Talks are taking place in Phnom Penh to try to get the planned trials of ex-Khmer Rouge leaders back on track. More than a million people died in Cambodia during the regime's four years of rule in the late 1970s. Since then, a lack of political will and latterly money has prevented any tribunal getting started.
Until now. Last year's death of the most senior Khmer Rouge figure in custody, military chief Ta Mok, seems to have sharpened minds both in Cambodia and internationally that time is running out. The process of thrashing out the terms of this sort of tribunal has proved pretty difficult recently in places such as Sierra Leone, but today's discussions in Cambodia should hopefully speed the process up, allowing hearings to begin later this year.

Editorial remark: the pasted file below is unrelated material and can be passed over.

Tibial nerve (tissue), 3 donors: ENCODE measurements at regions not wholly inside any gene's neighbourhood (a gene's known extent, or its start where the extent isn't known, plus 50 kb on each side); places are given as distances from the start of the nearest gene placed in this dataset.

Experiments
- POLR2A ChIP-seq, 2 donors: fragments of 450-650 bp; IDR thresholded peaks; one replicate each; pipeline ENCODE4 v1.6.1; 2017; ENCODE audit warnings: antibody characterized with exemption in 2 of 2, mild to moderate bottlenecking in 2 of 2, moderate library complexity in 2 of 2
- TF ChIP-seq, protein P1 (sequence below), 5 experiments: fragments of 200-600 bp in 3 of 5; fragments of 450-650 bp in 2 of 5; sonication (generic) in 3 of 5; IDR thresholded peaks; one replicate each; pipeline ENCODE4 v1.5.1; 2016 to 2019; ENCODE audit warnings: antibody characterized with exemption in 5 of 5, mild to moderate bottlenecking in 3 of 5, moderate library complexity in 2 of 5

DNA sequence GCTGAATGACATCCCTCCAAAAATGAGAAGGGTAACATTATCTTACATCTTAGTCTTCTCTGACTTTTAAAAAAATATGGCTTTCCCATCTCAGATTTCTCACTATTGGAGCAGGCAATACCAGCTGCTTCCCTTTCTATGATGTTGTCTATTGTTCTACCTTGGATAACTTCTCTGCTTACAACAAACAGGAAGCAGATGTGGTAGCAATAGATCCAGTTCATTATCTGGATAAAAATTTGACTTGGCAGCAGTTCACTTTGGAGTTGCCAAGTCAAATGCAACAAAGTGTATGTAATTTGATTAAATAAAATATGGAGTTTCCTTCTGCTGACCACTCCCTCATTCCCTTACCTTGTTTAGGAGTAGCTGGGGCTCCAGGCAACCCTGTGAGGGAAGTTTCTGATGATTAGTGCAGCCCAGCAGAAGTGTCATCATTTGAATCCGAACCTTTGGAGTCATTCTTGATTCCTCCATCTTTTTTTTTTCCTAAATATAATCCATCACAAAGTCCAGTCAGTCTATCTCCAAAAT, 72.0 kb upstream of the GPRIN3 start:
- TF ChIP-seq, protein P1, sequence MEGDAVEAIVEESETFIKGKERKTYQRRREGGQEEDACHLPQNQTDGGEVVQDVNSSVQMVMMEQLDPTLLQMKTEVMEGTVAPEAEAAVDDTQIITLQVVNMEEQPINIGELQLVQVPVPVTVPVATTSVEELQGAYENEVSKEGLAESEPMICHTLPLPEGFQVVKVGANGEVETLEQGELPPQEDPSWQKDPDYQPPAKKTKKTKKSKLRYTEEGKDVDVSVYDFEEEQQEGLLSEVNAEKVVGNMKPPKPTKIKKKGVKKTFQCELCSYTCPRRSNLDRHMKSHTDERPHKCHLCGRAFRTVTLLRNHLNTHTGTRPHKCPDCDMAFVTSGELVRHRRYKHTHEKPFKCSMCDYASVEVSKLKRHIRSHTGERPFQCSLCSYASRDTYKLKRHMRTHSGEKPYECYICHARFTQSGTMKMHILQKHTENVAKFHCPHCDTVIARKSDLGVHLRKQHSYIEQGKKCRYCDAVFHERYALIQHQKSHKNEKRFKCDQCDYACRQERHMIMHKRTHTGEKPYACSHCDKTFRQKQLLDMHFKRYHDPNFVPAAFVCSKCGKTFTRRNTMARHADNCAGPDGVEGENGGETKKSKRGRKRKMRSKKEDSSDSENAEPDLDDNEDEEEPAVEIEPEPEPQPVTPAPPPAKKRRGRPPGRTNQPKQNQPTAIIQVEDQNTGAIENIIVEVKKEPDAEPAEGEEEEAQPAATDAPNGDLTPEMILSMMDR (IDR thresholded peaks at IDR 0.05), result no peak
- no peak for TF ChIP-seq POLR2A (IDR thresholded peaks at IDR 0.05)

With Pol Pot long since dead, there are really only a handful of elderly second-tier Khmer Rouge officials left to put on trial. But it's definitely worth the time and money. Going through the process of trials, and allowing all Cambodians to know everything about what happened to their country three decades ago, is the best way of helping make sure it won't happen again.